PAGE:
On November 23, 2010, the Financial Stability Oversight Council (“FSOC”) issued an advance notice of proposed rulemaking (the “ANPR”) on the designation of certain financial market utilities as systemically important. The Dodd-Frank Act (“DFA”) defines a “financial market utility” as “any person that manages or operates a multilateral system for the purpose of transferring, clearing, or settling payments, securities, or other financial transactions among financial institutions or between financial institutions and the person,” with certain exclusions for designated contract markets, national securities exchanges and some others. The ANPR notes that financial market utilities perform critical functions in the financial system and that some utilities may require designation as systemically important. Payment, clearing or settlement activities performed by financial institutions are not covered by the ANPR and will be addressed separately.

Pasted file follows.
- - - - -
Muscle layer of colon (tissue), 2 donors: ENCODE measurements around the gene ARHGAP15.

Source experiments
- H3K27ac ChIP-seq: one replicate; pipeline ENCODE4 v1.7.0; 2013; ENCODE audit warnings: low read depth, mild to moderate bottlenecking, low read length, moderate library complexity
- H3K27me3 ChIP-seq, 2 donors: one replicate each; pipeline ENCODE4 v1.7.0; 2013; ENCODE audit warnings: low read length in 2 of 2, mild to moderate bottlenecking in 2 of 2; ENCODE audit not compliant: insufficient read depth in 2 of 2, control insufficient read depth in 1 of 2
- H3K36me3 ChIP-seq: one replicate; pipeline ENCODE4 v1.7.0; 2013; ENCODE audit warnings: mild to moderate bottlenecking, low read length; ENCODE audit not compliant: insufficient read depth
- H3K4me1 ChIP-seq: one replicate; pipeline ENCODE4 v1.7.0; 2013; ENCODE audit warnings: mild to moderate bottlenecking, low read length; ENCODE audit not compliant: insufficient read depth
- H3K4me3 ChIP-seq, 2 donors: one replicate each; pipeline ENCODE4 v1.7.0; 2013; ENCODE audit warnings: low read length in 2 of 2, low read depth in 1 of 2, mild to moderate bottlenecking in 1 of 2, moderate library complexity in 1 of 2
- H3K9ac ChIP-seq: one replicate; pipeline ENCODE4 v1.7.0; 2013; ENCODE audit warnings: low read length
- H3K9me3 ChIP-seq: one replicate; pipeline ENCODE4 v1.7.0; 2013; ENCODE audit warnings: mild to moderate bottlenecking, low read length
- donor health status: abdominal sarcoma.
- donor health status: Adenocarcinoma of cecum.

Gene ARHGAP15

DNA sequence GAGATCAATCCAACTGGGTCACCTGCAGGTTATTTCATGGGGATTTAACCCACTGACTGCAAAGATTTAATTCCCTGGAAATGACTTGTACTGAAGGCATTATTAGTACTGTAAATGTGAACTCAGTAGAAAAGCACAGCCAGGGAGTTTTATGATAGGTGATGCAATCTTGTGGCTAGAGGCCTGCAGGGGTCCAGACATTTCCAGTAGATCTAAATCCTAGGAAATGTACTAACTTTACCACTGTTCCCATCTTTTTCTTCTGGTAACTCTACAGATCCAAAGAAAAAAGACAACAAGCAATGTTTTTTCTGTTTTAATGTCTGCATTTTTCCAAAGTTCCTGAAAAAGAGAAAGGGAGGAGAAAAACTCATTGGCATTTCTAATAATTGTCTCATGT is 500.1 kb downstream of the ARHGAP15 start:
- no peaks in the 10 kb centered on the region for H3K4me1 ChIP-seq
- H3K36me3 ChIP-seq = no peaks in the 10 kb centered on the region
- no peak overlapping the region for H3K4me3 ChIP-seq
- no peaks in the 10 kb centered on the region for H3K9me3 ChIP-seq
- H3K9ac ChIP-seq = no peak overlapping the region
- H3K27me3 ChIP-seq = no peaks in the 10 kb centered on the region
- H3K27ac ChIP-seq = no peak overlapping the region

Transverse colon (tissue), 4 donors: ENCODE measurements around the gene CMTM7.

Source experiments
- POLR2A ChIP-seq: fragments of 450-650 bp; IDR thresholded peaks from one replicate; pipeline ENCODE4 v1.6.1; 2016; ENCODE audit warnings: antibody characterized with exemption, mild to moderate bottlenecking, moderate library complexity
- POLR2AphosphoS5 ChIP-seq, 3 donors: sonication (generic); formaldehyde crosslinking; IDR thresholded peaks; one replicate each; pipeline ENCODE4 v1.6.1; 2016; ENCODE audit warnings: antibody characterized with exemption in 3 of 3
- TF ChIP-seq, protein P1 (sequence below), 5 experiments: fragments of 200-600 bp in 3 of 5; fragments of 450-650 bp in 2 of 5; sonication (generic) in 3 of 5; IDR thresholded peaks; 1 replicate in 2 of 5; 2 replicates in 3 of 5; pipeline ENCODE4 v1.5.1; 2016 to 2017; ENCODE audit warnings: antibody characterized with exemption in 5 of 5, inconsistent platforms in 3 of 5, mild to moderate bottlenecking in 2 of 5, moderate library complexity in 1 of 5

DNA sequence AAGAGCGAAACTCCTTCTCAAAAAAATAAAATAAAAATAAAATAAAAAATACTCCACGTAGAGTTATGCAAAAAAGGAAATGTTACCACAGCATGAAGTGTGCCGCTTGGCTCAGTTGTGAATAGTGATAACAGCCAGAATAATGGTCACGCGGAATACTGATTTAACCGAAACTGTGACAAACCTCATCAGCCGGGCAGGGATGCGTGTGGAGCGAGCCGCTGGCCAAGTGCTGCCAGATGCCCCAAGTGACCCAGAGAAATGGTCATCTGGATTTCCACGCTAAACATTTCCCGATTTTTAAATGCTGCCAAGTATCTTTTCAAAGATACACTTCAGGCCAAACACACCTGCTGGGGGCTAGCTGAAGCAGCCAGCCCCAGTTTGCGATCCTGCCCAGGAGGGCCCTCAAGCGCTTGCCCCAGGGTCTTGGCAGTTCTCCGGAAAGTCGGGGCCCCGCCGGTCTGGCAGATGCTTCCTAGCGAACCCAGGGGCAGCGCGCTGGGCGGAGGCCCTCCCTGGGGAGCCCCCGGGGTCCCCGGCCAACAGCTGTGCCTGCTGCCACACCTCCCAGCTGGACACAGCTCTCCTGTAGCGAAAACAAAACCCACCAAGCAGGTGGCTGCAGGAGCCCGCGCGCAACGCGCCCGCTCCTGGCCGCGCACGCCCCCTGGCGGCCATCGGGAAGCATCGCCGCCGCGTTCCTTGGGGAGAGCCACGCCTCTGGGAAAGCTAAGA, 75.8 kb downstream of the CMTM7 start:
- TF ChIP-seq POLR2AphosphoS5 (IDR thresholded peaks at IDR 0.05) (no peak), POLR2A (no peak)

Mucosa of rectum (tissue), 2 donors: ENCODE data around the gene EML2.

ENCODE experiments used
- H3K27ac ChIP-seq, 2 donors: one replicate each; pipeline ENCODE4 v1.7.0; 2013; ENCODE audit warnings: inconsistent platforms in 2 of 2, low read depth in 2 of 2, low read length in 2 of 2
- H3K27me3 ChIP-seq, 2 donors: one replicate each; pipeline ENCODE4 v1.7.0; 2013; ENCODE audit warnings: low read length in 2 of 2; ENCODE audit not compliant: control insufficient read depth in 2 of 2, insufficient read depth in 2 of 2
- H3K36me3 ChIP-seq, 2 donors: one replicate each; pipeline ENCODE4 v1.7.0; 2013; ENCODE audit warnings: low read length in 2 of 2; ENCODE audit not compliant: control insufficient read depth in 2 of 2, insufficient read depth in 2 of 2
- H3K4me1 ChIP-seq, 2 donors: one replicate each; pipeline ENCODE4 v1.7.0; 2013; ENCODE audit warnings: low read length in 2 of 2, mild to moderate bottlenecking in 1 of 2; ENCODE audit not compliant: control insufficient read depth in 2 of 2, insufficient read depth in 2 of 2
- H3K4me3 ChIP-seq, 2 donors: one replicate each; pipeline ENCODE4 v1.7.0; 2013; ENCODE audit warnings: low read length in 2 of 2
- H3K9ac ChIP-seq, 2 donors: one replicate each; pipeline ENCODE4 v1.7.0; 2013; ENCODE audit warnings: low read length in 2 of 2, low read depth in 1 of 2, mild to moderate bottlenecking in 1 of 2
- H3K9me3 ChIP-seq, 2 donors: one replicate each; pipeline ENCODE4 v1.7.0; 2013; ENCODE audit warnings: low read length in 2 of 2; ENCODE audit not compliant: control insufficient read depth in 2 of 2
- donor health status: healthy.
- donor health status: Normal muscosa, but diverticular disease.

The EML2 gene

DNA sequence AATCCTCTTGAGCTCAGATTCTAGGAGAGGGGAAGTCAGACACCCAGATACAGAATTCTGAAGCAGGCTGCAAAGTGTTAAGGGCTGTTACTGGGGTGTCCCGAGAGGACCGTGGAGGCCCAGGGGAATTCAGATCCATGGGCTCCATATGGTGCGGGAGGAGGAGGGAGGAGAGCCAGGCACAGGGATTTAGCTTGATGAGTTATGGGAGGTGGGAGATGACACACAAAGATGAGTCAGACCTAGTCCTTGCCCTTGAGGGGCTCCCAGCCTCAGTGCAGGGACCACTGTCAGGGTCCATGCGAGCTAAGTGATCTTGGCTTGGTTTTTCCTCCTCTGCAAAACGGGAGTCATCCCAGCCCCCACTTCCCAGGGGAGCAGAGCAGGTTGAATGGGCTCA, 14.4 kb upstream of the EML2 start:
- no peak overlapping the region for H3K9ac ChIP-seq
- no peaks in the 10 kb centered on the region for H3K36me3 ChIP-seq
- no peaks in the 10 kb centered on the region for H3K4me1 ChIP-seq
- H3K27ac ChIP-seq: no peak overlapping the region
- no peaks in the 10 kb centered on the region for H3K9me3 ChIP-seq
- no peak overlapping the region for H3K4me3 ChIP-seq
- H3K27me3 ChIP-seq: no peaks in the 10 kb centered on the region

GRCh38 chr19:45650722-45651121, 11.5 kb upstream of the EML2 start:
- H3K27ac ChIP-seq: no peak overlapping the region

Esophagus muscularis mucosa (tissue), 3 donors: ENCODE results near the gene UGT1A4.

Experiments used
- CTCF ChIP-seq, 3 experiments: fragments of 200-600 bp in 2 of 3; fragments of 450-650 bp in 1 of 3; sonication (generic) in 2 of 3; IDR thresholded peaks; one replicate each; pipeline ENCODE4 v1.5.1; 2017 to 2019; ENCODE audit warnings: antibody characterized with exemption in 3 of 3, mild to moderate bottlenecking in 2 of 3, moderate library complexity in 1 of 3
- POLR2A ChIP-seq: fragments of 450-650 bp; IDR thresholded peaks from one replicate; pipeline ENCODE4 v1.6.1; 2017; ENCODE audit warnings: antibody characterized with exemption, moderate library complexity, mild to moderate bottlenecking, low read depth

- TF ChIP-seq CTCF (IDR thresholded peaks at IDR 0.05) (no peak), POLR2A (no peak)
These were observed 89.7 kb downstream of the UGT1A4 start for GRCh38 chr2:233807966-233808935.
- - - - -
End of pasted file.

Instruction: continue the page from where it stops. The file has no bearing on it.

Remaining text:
In considering whether a financial market utility should be designated as systemically important, the DFA requires the FSOC to consider:
- The aggregate monetary value of transactions processed by the financial market utility;
- The aggregate exposure of the financial market utility to its counterparties;
- The relationship, interdependencies, or other interactions of the financial market utility with other financial market utilities or payment, clearing or settlement activities;
- The effect that the failure of or a disruption to the financial market utility would have on critical markets, financial institutions, or the broader financial system; and
- Any other factors that the FSOC deems appropriate.
The ANPR seeks comment on the criteria the FSOC should use in meeting the DFA requirements. Several questions included in the ANPR invite public comment on the types of information that should be used in the designation process, objective measures that may be considered in determining systemic importance, and means to assess relationships and interdependencies of financial market utilities. Comments on the ANPR are due 30 days after publication in the Federal Register.